No sleep for me last night. Too much to do. So much to consider. Yep, the bank froze my debit card seeing 5 people eating out in Suaraha, took care of that …again. Yep, made sure that there was a new hotel reservation for Kathmandu, that the interview with the “Bee Acupuncturist” was in fact happening (an acupuncturist that uses bee stings as his needles) and answered the inevitable emails that come in about 4am every morning. That’s before my feet swing out of bed,
I don’t care about sleeping. I think most people who find themselves at the apex of their creative center feel this way. We forget to shower, eat…take out the trash. It is like waiting for a child to be born. While the Team is in Nepal, I am simply lit up like a firecracker. It is one thing to achieve a goal: Send 5 wonderful young people to Nepal as ambassadors for AOMUSIC and come back with recordings of children singing as well as unparalleled footage of this amazing process. But it is what happens in between the goal and the outcome that defines the creative process.
Creating is the art of allowing. Allowing the picture to come into focus without pushing, allowing for interruptions to the plan to reveal the REAL plan. Allowing for magic to break in unexpectedly and change every person involved, which then immediately changes the outcome. Rain, food issues, cultural differences, language, altitude all are the ingredients for surprises, one after the other. This is why I don’t mind loosing sleep. This is why I have put my life in alignment with AO Foundation International: Because I am guaranteed to be allowed to unfold, just like the process of making this film and meeting these families, children and the country of Nepal.
So, while I was still awake at 5:30 this morning, this email came in from my daughter Jessie. Internet is difficult in Nepal and as the team writes each sentence they have to constantly re-boot, re-fresh, wait and shut down. Does not make following thoughts very easy. But it is the spirit that blazes bright in every email.
“And it is a late late night for me….Today was like breathing. It was our second and last day with the children at Shree Little Star School. As wonderful and amazing as they were, I am even more excited about the days to come and the future footage I will take, as we just got invited to come back to Kathmandu to work with a group of children in an Orphanage there, as well as with a renowned musician from Nepal. Raj took only myself over to Mushard Village to quickly meet the new children here in Suaraha and speak to them about coming in the morning to record them.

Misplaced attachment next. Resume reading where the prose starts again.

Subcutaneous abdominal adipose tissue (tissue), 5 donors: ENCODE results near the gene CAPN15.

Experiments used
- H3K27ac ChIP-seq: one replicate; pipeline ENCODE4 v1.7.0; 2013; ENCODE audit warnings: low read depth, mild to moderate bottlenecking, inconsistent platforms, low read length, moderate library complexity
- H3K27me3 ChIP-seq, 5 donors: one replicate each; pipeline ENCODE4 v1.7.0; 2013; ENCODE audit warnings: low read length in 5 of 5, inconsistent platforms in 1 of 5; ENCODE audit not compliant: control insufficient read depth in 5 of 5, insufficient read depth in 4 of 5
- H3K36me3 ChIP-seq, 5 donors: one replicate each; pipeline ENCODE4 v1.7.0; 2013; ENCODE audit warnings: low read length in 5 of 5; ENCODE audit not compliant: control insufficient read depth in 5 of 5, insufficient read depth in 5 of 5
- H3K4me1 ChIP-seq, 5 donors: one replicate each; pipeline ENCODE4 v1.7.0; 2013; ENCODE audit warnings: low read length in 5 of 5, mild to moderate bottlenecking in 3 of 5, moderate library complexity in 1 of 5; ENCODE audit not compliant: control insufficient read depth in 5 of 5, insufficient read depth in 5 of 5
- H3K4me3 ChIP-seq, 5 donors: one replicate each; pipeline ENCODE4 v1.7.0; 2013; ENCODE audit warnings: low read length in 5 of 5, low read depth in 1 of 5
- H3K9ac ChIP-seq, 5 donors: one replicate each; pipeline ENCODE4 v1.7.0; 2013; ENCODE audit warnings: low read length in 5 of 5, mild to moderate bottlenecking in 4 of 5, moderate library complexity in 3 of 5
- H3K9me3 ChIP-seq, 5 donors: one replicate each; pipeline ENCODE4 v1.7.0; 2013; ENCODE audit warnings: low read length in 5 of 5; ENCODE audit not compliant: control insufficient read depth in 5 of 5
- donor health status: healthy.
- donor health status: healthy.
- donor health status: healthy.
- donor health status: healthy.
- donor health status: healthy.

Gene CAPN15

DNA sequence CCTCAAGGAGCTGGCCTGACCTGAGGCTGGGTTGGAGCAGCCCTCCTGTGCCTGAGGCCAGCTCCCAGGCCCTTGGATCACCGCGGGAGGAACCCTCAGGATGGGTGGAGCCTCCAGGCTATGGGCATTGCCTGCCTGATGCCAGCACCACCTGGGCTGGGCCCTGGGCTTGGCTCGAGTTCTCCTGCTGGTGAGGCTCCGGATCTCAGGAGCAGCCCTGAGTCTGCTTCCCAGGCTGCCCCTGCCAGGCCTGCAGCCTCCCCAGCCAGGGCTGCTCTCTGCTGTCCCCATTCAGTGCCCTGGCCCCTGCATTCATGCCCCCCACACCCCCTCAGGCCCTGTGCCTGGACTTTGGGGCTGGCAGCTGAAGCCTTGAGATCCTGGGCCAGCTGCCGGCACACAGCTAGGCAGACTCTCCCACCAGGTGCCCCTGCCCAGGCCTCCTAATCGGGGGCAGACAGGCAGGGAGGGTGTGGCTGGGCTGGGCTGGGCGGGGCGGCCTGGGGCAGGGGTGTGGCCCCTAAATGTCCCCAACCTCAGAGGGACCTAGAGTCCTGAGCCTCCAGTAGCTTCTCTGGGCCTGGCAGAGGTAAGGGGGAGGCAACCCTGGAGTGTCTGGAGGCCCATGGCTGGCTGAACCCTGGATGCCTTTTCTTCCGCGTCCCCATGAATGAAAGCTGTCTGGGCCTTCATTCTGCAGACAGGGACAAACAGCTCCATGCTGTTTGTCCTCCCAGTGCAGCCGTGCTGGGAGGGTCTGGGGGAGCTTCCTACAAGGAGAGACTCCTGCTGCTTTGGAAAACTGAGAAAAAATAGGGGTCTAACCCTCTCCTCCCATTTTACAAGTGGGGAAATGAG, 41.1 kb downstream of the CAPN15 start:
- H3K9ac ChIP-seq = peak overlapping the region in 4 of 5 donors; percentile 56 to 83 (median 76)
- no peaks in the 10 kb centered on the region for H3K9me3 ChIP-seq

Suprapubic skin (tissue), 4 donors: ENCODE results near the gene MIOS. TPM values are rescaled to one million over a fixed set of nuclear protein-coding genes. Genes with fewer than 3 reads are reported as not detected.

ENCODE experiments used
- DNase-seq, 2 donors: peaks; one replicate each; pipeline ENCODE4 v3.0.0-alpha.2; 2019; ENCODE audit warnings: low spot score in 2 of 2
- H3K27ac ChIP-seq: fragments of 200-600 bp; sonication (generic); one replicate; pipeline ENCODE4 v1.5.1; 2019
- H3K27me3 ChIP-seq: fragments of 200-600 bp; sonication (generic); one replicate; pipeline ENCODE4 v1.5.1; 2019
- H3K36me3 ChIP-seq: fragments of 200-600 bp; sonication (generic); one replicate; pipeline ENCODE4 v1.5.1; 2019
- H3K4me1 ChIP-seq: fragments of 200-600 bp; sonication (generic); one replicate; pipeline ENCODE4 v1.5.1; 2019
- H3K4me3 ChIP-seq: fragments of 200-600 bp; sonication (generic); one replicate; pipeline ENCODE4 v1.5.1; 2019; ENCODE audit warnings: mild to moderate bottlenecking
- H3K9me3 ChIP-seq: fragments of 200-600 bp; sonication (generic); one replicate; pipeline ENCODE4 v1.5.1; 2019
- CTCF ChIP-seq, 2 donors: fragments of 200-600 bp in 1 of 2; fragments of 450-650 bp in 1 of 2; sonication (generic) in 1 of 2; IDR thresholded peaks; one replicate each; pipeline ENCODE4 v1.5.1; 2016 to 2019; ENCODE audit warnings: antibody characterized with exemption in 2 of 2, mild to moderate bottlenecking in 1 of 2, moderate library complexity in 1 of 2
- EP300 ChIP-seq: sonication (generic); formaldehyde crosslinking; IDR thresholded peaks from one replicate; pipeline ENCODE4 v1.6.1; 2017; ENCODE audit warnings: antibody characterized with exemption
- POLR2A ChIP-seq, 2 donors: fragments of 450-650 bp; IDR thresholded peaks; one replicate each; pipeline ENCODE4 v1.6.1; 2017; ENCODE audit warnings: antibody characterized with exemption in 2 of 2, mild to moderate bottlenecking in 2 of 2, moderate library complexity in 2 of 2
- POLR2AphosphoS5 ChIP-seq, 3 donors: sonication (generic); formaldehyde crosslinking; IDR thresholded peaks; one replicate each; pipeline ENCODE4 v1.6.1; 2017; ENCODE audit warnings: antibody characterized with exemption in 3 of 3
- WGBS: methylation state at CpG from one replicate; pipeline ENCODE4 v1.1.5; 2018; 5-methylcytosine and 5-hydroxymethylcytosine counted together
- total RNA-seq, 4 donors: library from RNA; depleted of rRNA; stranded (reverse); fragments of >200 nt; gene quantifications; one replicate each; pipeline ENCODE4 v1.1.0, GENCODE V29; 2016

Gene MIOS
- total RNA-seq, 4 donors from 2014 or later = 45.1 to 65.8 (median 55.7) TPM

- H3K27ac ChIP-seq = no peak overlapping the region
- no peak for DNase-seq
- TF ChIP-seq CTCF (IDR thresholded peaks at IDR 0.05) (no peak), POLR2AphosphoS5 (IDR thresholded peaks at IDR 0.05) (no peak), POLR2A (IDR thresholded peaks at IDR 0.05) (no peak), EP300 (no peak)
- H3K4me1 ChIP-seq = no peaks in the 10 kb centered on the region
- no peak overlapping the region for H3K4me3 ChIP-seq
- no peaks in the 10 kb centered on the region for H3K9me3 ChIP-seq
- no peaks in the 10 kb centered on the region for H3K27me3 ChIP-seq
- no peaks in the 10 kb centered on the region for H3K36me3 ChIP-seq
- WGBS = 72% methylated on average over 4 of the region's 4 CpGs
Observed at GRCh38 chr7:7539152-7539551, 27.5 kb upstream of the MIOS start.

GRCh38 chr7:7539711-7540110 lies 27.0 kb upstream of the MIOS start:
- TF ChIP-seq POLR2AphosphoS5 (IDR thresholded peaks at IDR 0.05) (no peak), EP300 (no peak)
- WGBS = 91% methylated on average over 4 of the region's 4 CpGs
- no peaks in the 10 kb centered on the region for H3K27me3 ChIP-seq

Although the streets were muddy and the village small and poverty stricken. I have never experienced such radiating light, love and laughter like that from children. I was only there maybe less then five minutes and I left with them knowing my name and chasing after me when we left on the Mo-ped. I have never felt happier and more up-lifted in my life. This was after a morning of slowly drifting down the Rapti River in a canoe with Josh and Rob doing yoga. We watched an elephant and her baby cross the river. A magical day of footage and pure excitement. Things are unfolding so fast and so beautifully, I can only assume I am walking a path that I have been searching for my whole life.”
So, the Team is working today with a new group of younger children and then packing to go to Kathmandu in the morning. This was an unexpected new offering that happens all of the time with AOMUSIC. Once people hear the music, doors open to wonderful new introductions to communities and children. It is our firm belief to follow the gifts we are given and make those contacts, take the treks and be open hearted, open handed and supportive of the families and children contributing to our albums. So a new adventure begins.
Our third Team member was also a gift. I had never met Karan Sharma, but through an introduction to Marc Pingry Production a light bulb went off in Marc’s head as we were having dinner in Seattle. “Karan…you must bring Karan Sharma with you”, said Marc.
Marc proceeded to share about this young man whose father is Romesh Sharma, an Indian actor, producer and director in Bollywood. Karan has acted, and worked on a documentary series called “Fantastic Festivals of the World”. He brings a creative eye, enthusiasm, great ideas and heart to the AO Project in Nepal and is working with a larger camera to film the team teaching children and the story of the team itself. Here is a little on Karan.
Karan currently is living in India, and has studied International Business and Management Studies at the European Business School London. He is fluent in English and Hindi, and can speak some French. Karan has also acted and we are excited to work with him in the future on our larger documentary that will trek to the Caves of Maratika and to a monastery near Everest. He is a gem!
Fantastic Festivals of the World
Season One & Now Season Two People around the world know how to have fun!The “Fantastic Festivals of the World” Series features the best, most exotic, bizarre and unique of these celebrations! This exciting and colorful HDTV series can be seen currently on the Discovery HD Theater (www.dhd.discovery.com) in the USA on Wednesdays at 8 pm and 11 pm PST. the documentary was done by Marc Pingry Productions. www.youtube.com/pingryhdtv
So, when Karan came enthusiastically onboard I thought our team was complete. Until one night I woke up and saw a picture in my mind of a young man I barely knew and somehow understood that for some reason, Josh Massad, I think that was his name, had to be part of our team also. I had no Idea why, but in the next few days I found him in Goa, India and found out why I had had a vision of him that night. Tomorrow I want to introduce you to the teams own “Yoda”. Josh Massad. Our fourth team member.